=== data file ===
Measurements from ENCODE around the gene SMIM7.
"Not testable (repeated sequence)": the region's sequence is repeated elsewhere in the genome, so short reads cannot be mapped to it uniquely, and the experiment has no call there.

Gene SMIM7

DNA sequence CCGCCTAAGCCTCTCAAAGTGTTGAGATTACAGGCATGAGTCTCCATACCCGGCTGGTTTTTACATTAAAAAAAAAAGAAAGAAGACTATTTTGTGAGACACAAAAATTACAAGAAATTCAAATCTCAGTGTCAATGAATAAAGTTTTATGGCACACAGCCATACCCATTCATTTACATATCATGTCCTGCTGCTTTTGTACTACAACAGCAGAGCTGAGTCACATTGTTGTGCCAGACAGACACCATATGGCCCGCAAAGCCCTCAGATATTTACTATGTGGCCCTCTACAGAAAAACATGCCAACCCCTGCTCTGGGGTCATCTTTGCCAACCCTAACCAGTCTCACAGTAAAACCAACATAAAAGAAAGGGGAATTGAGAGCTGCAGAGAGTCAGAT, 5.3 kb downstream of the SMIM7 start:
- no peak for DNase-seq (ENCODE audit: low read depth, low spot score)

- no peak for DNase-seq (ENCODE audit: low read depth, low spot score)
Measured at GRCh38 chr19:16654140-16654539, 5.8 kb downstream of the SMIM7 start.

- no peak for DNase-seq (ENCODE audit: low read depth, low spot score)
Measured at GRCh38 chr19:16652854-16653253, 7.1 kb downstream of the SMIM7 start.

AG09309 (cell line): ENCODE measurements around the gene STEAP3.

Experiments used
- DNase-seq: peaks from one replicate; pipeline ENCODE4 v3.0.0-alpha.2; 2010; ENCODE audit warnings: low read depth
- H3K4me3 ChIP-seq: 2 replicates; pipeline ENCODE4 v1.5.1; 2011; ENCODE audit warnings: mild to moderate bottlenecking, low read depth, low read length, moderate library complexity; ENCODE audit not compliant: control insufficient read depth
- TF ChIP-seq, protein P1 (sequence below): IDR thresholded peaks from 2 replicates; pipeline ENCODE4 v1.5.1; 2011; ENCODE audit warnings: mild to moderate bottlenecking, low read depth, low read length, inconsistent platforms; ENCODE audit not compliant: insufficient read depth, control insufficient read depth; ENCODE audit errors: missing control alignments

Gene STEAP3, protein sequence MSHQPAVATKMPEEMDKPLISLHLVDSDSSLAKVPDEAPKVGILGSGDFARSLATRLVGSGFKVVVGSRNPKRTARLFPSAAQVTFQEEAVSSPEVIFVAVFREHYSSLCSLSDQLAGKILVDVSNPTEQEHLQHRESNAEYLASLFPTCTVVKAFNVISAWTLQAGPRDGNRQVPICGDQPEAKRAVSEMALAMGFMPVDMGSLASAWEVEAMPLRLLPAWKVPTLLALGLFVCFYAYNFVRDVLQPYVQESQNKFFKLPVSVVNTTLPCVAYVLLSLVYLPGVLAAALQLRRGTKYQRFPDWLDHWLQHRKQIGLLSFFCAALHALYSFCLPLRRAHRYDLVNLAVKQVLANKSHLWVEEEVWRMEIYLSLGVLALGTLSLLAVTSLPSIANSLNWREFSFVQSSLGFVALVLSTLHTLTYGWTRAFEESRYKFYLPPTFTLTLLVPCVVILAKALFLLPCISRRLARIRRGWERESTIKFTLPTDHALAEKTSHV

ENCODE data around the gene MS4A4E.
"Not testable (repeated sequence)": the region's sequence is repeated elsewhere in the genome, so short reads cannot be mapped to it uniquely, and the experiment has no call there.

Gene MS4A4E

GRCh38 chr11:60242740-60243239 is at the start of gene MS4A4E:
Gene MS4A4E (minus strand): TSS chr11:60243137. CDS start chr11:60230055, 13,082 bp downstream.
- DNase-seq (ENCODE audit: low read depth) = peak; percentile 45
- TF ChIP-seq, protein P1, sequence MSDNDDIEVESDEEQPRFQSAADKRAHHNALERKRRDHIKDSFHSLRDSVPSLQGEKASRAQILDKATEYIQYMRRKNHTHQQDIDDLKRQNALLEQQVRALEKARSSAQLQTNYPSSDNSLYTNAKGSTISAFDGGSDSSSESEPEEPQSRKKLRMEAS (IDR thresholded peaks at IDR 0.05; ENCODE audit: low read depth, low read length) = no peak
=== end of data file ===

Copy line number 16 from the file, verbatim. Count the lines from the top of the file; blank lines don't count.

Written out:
ENCODE data around the gene MS4A4E.